Raised Feature on Mars Looks Like Some Ancient Road, Weirdly Enough It Was Once a River

We're probably still a long way from the time when we'll be able to call planet Mars home, and see its surface dotted with cities connected by road, rail, or who knows what else. But for the dreamers among us, even the present-day day features of the Red Planet, as seen through our primitive hardware, can be a glimpse into both its past and future.
Fluvial ridge on Mars 7 photos
Photo: NASA/JPL-Caltech/UArizona
Fluvial ridge on MarsFluvial ridge on MarsAntoniadi CraterAntoniadi CraterAntoniadi CraterAntoniadi Crater
Said dreamers will see in this image of Mars the remnants of some sort of ancient local road, and possibly a perfect site to build the roads of the future there. It actually shows a rier bed that snakes its way over the northwestern edge of the Antoniadi Crater, seemingly going from east to west in this pic, now carrying no water, but at one point possibly even teeming with life.

Named after a French astronomer, the Antoniadi Crater sits on the Syrtis Major Planum in the northern and western hemispheres of the planet. It is the result of one of the countless asteroid strikes Mars suffered over the ages, an impact so powerful it left a scar on the planet's surface that is almost 400 km (248 km) across.

Like many other places up there, it's believed Antoniadi was once home to many rivers and lakes. Common sense would tell you the water that flowed and glittered under the Sun there dug its way into the ground, and its passing will be forever inscribed in the planet's surface as valleys and such.

But, despite being caused by a river, what we see in this photo shows the exact opposite of a river valley, and is in turn a raised geographical feature that should not have been caused by flowing water at all.

Astronomers know of this phenomenon happening all over the surface of Mars. Despite the action of water, the deposition of rocks and cementation made these places hard to erode by the elements. In the eons that have passed since water's disappearance, everything around them was eaten away, leaving former fluvial ridges such as these more visible than anything else around them.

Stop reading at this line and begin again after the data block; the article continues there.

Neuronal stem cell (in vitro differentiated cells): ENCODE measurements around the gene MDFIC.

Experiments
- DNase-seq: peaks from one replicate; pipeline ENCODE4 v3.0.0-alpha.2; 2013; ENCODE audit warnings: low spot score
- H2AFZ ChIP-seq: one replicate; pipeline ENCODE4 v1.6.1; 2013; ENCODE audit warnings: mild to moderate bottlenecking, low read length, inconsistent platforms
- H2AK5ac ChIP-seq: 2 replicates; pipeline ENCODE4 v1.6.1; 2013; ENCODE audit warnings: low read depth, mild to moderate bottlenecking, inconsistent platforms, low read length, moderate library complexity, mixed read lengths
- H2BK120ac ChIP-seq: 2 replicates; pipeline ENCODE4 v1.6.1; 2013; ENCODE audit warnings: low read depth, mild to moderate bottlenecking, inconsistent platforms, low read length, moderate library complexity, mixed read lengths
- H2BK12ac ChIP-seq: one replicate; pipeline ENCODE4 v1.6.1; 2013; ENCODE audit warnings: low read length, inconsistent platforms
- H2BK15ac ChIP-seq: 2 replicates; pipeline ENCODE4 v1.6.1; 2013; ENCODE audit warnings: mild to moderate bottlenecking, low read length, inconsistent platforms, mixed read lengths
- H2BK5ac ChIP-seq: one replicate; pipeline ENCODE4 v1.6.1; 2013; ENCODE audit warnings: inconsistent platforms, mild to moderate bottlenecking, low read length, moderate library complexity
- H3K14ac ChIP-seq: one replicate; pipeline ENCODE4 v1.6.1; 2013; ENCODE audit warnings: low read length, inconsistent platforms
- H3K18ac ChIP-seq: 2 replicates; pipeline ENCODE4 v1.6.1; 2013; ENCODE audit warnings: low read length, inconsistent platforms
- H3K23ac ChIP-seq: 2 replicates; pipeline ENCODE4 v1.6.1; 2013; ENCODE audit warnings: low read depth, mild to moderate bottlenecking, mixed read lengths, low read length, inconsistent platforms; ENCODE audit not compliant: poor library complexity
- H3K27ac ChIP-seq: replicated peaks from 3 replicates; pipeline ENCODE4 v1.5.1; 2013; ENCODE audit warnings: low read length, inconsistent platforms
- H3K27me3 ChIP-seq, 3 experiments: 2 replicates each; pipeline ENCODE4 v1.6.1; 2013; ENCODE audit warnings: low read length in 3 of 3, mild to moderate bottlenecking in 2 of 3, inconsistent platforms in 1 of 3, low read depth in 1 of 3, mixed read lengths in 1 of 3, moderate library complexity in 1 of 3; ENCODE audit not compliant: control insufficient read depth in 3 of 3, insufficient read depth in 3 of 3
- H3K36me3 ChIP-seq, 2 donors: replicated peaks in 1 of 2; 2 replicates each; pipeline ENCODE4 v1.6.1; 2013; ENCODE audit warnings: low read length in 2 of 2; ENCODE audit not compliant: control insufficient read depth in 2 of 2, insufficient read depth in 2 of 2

To date, despite the several missions we humans sent to Mars, none of them targeted the Antoniadi Crater. The picture you're looking at was snapped by the HiRISE orbital camera in November 2021, from an altitude of 280 km (174 miles).

It is one of the tens of thousands of photographs of the Martian surface the Mars Reconnaissance Orbiter (MRO) instrument sent back since it arrived there back in 2006. It may not look as spectacular as many of the others we've seen over the years, but like all of them, it will eventually help us paint a clearer picture of the place that haunts the dreams of so many.
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About the author: Daniel Patrascu
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Daniel loves writing (or so he claims), and he uses this skill to offer readers a "behind the scenes" look at the automotive industry. He also enjoys talking about space exploration and robots, because in his view the only way forward for humanity is away from this planet, in metal bodies.
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